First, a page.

Greece offered 10 billion euros ($13 billion) to buy back bonds issued earlier this year as the bailed-out nation attempts to cut a debt load that may threaten future international aid.
Greek bonds rallied after the so-called modified Dutch auction was announced today by the Athens-based Public Debt Management Agency. The prices offered for bonds maturing from 2023 to 2042 averaged 33.1 percent of face value, based on information in a statement from the debt agency today, higher than euro-area finance ministers indicated would be paid. The offer runs until 5 p.m. London time on Dec. 7.
Success is crucial to releasing aid that's been frozen since June. The offer was part of a package of measures approved by the finance ministers last week to cut the nation's debt to 124 percent of gross domestic product in 2020 from a projected 190 percent in 2014. The 10 billion-euro buyback may enable Greece to retire about 30 billion euros of debt, Citigroup strategist Valentin Marinov wrote in a comment.
The average price “is higher than previously published or announced,” said Spyros Politis, chief executive officer of Athens-based TT-ELTA AEDAK, which oversees about 300 million euros of assets and owns Greek government debt. “At the moment it looks as if it will be successful, or if they miss the target, they will miss it by a small margin. Anything that reduces the overall debt burden is good.”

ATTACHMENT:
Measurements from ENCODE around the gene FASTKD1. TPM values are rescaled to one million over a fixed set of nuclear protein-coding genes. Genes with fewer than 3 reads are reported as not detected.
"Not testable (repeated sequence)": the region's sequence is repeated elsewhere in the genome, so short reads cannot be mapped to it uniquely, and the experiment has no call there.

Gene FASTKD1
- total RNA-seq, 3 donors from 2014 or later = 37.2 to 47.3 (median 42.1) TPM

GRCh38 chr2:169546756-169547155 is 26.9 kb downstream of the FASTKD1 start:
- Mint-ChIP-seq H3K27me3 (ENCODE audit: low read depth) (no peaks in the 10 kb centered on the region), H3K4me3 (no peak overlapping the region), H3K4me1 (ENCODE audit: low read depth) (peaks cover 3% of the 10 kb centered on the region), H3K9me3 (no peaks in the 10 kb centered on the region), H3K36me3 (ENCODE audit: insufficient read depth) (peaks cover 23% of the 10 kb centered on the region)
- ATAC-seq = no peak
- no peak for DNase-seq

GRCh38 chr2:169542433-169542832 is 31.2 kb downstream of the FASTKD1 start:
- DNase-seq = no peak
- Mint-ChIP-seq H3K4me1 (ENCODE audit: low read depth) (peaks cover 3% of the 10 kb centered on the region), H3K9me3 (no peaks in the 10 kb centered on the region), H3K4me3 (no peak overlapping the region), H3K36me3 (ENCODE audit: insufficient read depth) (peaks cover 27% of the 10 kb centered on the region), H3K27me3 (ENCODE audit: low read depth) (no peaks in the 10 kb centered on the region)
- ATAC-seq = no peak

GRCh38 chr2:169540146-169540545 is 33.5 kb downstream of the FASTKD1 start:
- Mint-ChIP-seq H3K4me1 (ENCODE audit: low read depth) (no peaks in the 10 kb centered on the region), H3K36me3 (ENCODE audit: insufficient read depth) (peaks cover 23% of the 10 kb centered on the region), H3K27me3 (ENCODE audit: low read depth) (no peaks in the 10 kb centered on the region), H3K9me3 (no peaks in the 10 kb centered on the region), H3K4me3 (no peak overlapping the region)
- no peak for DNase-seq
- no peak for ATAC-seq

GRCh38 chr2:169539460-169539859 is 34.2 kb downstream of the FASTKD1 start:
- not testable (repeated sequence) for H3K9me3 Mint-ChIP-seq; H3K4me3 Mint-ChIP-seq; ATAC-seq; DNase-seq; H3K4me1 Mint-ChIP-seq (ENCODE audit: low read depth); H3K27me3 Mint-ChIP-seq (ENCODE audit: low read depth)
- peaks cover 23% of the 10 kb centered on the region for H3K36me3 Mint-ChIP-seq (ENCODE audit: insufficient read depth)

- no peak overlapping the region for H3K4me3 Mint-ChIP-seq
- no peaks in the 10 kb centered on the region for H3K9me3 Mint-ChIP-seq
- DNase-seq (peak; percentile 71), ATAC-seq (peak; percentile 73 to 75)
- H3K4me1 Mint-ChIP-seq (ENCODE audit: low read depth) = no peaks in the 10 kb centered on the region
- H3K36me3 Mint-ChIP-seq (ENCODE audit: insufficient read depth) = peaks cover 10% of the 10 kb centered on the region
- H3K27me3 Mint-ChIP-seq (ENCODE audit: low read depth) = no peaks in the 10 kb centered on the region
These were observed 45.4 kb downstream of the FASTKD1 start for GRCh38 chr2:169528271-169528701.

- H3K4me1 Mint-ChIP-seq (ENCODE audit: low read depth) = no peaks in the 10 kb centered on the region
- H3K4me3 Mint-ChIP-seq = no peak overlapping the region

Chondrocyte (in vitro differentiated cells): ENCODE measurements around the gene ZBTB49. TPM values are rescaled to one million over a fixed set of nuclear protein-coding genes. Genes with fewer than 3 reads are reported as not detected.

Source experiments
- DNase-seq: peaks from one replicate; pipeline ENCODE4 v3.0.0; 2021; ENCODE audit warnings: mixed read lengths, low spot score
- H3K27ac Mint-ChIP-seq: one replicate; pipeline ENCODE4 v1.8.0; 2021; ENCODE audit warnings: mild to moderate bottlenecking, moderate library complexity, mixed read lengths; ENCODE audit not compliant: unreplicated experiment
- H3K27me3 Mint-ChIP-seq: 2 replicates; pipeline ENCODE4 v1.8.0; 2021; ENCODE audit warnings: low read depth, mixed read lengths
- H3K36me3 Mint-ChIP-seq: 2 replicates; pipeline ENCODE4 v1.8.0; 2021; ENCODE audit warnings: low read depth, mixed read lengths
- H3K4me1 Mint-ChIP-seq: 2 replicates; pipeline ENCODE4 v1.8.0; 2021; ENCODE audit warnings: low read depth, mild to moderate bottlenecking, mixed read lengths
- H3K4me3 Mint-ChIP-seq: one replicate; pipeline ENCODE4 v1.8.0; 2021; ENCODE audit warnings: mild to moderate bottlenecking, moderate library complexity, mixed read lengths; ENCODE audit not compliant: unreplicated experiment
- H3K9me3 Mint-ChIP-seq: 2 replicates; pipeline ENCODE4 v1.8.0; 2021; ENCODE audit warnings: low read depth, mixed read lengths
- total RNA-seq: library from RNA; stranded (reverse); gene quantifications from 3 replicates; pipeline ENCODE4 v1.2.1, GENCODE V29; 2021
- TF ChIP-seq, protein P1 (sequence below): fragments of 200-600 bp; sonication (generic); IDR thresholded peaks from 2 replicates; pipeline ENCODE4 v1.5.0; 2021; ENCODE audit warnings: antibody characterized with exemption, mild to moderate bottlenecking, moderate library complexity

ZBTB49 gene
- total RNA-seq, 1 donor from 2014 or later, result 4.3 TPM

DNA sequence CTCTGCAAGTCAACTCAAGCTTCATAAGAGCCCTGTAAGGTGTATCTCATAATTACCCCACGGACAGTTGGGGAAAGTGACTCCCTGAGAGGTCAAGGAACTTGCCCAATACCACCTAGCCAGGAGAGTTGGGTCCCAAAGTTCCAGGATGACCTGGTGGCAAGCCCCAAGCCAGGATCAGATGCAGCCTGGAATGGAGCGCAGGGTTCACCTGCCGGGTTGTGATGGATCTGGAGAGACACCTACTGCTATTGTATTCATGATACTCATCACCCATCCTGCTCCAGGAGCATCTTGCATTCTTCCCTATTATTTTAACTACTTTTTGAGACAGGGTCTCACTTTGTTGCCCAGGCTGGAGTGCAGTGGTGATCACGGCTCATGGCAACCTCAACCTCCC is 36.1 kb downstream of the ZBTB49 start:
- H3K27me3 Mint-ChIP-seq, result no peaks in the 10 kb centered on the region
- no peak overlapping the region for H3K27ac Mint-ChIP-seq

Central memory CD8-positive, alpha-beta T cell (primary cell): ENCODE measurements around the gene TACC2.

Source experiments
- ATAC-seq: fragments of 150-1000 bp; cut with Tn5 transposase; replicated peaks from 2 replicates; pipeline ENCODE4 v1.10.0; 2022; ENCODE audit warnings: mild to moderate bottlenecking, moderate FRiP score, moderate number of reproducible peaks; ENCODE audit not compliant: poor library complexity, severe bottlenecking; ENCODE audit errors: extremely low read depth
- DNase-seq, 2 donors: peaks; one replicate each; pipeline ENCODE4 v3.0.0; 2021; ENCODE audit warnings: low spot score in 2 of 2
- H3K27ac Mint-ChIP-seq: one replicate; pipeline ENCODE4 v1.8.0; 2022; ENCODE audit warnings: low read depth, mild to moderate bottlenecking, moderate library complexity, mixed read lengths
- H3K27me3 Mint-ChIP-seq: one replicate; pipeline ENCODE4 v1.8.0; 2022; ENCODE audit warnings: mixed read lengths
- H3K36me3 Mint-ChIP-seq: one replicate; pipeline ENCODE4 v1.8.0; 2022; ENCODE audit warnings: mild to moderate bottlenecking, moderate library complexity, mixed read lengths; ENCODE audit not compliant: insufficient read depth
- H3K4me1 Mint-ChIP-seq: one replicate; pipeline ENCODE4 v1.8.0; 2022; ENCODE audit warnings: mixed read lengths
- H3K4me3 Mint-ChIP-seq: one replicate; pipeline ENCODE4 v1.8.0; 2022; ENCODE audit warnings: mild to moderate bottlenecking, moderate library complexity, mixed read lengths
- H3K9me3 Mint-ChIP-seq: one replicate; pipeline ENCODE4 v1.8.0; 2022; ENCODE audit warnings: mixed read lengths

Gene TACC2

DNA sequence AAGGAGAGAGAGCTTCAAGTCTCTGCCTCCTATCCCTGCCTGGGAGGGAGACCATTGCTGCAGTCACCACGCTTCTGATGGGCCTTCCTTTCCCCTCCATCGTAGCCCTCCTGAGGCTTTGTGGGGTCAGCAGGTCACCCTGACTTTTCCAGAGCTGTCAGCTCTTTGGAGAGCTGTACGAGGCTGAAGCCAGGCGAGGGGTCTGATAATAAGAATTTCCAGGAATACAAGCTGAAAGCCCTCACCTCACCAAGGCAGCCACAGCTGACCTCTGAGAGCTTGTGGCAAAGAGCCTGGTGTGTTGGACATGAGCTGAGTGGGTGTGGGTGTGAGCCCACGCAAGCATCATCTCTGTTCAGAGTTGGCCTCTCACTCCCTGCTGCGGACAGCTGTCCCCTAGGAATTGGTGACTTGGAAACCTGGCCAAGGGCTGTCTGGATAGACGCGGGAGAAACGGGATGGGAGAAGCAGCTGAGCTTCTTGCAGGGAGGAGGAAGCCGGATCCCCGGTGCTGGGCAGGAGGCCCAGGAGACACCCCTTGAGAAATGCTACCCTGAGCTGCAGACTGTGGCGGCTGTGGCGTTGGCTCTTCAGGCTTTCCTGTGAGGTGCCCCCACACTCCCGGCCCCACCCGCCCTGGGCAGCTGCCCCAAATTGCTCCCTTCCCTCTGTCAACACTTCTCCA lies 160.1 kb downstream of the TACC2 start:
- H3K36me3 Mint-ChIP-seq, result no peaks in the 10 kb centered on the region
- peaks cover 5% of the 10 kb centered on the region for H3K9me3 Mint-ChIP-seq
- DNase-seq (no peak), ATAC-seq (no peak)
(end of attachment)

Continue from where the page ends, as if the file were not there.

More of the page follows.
Eoin Treacy's view Many investors consider the way in which the Eurozone has dealt with its sovereign debt problems as unpalatable and would have preferred a cleaner, more concise approach. Nevertheless, as the ECB makes additional liquidity available, the banking sector is slowly bailed out and the prospect of further fiscal integration remains probable, we can conclude that it is now more appropriate to speak of Europe in terms of convalescence than crisis.
Greek 10-year yields continue to trend lower and a break in the progression of lower rally highs, currently near 18.5% would be required to question potential for further compression.
The Greek stock market Index rallied impressively from the May lows and has been ranging above the 200-day MA since October. A sustained move below 740 would now be required to question medium-term scope for additional higher to lateral ranging.